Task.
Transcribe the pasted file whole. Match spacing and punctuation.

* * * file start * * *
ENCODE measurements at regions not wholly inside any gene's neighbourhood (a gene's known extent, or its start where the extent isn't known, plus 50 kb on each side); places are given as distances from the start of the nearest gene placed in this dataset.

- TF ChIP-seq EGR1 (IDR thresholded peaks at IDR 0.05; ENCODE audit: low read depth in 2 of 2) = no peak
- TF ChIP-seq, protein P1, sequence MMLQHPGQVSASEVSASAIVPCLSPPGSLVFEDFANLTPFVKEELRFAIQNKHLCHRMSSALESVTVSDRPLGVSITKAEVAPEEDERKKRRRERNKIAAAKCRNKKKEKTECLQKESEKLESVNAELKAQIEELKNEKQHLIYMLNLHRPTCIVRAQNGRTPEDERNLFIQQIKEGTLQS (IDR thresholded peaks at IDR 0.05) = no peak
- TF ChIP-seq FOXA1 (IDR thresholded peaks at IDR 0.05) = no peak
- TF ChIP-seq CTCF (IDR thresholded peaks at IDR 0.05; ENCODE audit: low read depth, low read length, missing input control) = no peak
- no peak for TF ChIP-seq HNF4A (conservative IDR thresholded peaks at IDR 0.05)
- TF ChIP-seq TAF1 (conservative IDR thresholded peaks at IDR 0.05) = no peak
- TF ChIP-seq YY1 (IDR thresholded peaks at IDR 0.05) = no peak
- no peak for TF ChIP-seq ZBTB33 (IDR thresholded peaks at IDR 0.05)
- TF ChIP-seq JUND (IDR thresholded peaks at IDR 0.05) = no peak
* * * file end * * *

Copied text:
ENCODE measurements at regions not wholly inside any gene's neighbourhood (a gene's known extent, or its start where the extent isn't known, plus 50 kb on each side); places are given as distances from the start of the nearest gene placed in this dataset.

- TF ChIP-seq EGR1 (IDR thresholded peaks at IDR 0.05; ENCODE audit: low read depth in 2 of 2) = no peak
- TF ChIP-seq, protein P1, sequence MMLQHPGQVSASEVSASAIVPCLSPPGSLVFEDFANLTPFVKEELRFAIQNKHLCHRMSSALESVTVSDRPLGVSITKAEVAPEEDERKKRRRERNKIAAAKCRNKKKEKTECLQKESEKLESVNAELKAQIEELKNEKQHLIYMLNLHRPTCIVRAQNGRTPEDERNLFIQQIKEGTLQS (IDR thresholded peaks at IDR 0.05) = no peak
- TF ChIP-seq FOXA1 (IDR thresholded peaks at IDR 0.05) = no peak
- TF ChIP-seq CTCF (IDR thresholded peaks at IDR 0.05; ENCODE audit: low read depth, low read length, missing input control) = no peak
- no peak for TF ChIP-seq HNF4A (conservative IDR thresholded peaks at IDR 0.05)
- TF ChIP-seq TAF1 (conservative IDR thresholded peaks at IDR 0.05) = no peak
- TF ChIP-seq YY1 (IDR thresholded peaks at IDR 0.05) = no peak
- no peak for TF ChIP-seq ZBTB33 (IDR thresholded peaks at IDR 0.05)
- TF ChIP-seq JUND (IDR thresholded peaks at IDR 0.05) = no peak